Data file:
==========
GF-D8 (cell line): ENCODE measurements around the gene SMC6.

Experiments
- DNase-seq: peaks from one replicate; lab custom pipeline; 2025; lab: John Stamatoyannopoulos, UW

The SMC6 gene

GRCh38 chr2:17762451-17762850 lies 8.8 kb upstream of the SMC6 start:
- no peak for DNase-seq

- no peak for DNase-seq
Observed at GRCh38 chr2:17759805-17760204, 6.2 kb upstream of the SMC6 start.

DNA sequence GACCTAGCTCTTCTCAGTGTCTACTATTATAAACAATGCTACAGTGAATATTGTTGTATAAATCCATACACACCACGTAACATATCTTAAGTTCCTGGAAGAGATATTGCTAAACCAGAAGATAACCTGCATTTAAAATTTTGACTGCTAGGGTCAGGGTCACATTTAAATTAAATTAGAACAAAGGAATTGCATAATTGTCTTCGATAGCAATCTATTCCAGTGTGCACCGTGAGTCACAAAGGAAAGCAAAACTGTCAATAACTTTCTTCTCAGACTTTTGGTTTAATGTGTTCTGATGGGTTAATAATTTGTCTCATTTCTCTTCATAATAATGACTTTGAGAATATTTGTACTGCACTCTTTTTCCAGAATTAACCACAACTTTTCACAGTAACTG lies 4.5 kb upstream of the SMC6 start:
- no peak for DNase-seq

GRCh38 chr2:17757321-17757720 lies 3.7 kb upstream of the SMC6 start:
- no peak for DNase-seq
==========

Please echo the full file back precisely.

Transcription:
GF-D8 (cell line): ENCODE measurements around the gene SMC6.

Experiments
- DNase-seq: peaks from one replicate; lab custom pipeline; 2025; lab: John Stamatoyannopoulos, UW

The SMC6 gene

GRCh38 chr2:17762451-17762850 lies 8.8 kb upstream of the SMC6 start:
- no peak for DNase-seq

- no peak for DNase-seq
Observed at GRCh38 chr2:17759805-17760204, 6.2 kb upstream of the SMC6 start.

DNA sequence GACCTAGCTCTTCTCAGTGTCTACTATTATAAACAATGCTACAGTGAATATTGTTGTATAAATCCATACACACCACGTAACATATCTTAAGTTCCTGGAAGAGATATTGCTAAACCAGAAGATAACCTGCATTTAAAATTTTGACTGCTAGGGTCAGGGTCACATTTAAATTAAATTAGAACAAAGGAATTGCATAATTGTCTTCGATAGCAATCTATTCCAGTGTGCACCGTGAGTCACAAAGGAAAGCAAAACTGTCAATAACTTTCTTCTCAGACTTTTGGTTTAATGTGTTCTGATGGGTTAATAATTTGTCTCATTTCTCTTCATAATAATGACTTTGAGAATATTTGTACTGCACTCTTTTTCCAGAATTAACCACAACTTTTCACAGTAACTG lies 4.5 kb upstream of the SMC6 start:
- no peak for DNase-seq

GRCh38 chr2:17757321-17757720 lies 3.7 kb upstream of the SMC6 start:
- no peak for DNase-seq